British Library calls for help in preserving internet
The British Library has called on the Government to extend its mandate to include the internet, in order to allow it to better catalogue the nation’s “web heritage”.
So far, the Library says that it has managed to collate and catalogue 6,000 web pages in its online database out of the suspected 8 million sites currently in the UK. These include forums discussing the 2005 London bombings, blogs and news sites from the last General Election and information from last year’s outbreak of Swine Flu.
The British Library says that its current Legal Deposit mandate, which allows it to archive every book and magazine published in the UK, should be extended to the internet to meet the increasing move of information online.
If we don’t catalogue some of this material it could be lost forever. It would be really interesting for people in the future studying not only history, but how people interacted with the web
Legal Deposit libraries include the Bodleian Library in Oxford, the Cambridge University Library, the National Library of Scotland, the Trinity College Library in Dublin and the National Library of Wales – although the British Library is the only one which must collect all information published in Britain.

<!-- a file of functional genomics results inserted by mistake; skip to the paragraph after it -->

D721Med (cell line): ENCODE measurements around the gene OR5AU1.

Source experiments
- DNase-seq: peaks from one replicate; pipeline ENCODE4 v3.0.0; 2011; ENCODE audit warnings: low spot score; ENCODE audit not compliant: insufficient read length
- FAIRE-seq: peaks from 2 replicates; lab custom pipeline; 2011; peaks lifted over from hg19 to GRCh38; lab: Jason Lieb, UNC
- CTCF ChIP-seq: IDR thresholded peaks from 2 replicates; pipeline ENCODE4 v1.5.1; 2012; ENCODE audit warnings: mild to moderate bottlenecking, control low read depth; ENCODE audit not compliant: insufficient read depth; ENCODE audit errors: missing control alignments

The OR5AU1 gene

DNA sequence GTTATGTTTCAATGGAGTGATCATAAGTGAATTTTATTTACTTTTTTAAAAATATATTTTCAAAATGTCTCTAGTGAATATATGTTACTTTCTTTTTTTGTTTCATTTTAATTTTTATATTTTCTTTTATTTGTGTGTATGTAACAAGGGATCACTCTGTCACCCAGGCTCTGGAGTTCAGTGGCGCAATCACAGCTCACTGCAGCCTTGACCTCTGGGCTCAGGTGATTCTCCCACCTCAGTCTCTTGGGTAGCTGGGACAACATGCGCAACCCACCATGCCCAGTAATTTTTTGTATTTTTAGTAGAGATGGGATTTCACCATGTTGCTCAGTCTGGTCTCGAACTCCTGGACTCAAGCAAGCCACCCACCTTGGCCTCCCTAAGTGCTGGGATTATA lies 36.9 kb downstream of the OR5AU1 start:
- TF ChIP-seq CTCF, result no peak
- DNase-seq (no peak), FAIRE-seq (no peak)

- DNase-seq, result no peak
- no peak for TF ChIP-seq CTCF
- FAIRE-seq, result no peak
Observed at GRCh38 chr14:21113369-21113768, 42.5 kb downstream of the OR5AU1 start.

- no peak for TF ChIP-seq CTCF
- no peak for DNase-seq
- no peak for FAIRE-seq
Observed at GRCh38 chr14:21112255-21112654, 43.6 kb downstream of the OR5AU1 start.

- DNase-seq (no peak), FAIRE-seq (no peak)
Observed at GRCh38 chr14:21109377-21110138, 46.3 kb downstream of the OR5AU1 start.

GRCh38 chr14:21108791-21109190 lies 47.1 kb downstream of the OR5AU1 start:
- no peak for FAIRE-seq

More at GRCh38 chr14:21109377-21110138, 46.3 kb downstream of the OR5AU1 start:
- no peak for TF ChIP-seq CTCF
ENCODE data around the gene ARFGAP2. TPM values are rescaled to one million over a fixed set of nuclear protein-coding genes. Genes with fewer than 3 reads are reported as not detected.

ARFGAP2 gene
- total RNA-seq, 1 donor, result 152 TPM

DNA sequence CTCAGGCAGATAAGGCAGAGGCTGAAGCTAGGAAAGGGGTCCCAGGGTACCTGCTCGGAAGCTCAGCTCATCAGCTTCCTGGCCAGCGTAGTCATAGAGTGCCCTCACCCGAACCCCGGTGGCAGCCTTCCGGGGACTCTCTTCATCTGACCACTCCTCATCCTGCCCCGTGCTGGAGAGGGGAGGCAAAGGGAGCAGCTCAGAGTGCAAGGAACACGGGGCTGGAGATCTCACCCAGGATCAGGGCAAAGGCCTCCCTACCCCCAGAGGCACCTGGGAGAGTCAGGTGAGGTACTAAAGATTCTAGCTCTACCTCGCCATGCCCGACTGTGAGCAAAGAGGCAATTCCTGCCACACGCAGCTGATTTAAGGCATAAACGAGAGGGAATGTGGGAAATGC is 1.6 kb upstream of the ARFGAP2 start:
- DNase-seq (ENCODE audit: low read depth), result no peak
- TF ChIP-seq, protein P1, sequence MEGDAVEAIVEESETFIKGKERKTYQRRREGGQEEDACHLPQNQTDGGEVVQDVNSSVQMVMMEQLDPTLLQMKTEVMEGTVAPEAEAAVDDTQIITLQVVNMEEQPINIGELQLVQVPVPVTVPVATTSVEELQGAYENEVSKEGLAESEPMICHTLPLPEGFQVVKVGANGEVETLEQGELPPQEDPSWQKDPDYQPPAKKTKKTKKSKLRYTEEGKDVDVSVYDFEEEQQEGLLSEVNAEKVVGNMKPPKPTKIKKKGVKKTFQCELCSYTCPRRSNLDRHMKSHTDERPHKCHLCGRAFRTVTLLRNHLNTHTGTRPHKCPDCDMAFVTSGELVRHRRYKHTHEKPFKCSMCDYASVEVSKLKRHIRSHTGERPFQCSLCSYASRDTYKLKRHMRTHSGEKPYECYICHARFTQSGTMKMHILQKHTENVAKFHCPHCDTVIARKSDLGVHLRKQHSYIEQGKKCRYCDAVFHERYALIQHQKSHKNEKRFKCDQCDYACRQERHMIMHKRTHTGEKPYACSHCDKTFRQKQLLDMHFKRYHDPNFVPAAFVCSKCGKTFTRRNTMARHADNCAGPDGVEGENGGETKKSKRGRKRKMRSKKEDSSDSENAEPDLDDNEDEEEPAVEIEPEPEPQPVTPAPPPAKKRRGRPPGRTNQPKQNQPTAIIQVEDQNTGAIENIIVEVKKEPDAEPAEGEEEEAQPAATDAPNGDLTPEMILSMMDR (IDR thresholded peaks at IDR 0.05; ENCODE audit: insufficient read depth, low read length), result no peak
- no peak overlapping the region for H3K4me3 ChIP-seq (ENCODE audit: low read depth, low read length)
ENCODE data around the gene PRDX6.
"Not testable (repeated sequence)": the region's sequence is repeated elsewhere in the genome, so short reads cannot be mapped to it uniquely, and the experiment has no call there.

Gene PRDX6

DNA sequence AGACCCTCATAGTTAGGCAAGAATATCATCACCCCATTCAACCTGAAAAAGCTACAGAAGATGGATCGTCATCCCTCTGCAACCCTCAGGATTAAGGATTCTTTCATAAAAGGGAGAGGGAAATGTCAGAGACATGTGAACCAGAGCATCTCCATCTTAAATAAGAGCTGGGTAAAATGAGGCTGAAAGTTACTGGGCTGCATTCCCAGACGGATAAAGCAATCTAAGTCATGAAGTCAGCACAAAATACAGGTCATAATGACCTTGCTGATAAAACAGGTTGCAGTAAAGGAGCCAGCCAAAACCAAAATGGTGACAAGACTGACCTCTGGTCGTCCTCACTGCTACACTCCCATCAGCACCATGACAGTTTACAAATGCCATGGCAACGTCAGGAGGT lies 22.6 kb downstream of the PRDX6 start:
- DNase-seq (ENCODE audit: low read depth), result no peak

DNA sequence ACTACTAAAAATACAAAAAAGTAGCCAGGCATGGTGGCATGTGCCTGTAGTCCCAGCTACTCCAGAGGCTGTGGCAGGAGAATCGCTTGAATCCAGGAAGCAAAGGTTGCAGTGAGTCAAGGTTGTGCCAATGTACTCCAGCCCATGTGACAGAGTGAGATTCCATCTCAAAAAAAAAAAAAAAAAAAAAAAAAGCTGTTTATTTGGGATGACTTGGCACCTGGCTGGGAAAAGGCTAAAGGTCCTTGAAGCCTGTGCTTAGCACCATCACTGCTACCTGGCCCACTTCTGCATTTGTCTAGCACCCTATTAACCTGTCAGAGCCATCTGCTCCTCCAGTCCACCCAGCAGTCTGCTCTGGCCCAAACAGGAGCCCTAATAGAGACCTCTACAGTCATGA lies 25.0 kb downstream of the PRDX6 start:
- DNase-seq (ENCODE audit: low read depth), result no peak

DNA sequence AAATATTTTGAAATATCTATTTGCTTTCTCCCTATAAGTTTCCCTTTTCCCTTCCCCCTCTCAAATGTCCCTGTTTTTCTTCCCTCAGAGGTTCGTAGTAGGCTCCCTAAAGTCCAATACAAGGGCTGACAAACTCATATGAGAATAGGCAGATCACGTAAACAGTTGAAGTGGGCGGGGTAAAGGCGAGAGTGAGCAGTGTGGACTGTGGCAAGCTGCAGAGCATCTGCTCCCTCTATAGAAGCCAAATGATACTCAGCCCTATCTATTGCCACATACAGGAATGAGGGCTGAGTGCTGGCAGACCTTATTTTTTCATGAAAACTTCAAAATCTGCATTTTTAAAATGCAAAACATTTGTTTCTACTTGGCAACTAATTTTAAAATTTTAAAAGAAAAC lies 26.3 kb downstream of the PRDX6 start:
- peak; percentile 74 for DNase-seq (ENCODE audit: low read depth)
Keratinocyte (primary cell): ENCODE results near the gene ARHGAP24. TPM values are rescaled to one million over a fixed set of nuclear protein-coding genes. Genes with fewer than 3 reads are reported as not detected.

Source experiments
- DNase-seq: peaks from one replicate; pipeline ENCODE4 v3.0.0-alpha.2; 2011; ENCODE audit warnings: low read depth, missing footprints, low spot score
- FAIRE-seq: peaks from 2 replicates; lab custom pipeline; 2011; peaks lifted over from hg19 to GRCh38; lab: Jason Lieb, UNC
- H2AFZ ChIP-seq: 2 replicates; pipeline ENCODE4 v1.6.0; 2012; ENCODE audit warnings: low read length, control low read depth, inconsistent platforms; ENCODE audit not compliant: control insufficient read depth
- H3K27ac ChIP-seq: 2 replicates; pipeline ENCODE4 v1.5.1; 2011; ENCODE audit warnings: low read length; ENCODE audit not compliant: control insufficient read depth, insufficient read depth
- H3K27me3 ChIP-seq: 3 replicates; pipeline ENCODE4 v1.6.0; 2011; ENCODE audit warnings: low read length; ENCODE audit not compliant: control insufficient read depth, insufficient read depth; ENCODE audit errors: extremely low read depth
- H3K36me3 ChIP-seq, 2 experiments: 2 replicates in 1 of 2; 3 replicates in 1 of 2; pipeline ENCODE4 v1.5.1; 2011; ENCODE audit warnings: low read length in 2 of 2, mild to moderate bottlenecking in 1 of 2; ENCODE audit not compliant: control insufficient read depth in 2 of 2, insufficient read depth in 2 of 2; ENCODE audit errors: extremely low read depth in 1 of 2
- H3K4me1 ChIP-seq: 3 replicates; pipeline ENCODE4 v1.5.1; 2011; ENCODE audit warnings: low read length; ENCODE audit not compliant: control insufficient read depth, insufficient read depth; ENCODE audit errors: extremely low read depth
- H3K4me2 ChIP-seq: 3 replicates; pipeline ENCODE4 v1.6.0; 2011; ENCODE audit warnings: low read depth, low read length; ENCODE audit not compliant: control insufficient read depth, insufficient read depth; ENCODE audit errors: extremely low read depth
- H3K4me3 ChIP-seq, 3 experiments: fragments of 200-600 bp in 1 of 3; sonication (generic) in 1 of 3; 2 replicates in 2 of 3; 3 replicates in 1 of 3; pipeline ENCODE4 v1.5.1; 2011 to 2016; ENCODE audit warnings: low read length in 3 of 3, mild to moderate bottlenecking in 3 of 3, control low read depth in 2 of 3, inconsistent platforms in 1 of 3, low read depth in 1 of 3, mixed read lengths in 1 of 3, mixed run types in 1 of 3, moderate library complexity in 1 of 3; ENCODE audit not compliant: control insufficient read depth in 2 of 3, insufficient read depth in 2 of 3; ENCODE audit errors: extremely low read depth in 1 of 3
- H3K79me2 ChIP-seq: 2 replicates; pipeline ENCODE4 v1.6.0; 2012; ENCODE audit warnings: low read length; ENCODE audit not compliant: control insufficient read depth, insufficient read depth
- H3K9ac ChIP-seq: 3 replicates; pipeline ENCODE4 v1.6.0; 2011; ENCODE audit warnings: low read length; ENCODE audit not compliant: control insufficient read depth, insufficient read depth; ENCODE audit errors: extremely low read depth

“The issue is around copyright,” said a spokesman for the institute. “We are not looking to claim copyright on web pages, we are just looking to archive or copy stuff from the web so that it doesn’t disappear forever.”
“Everything on the internet is copyrighted, so up to now we have had to ask specific permission from each website to copy it. But 6,000 is not even a scratch on the surface. We want the Government to extend Legal Deposit. If we extend it to online and allow the British Library to snapshot the web annually… then at least the records will be there.”
The average lifespan of a site is currently 75 days, meaning that a lot of information is lost. The spokesman claimed the need to snapshot the internet was “about capturing the whole debate”.
“If we don’t catalogue some of this material it could be lost forever. It would be really interesting for people in the future studying not only political history, but how people interacted with the web and with politics through the internet.”
Comparing the upcoming election to the 2005 Labour victory, the spokesman said that the library captured 141 pages from the time, taking an accurate snapshot of the election at a time when the internet was nowhere near as large as it is now.
“At the time there were only about a million members on Facebook and YouTube was three months old… Look at Obama’s election and how it exploded on the web. How will that impact on the 2010 [British] General Election?”
He argued that, as more of the debate around the issues of the day moves online, it is becoming increasingly important to archive it accurately for the future.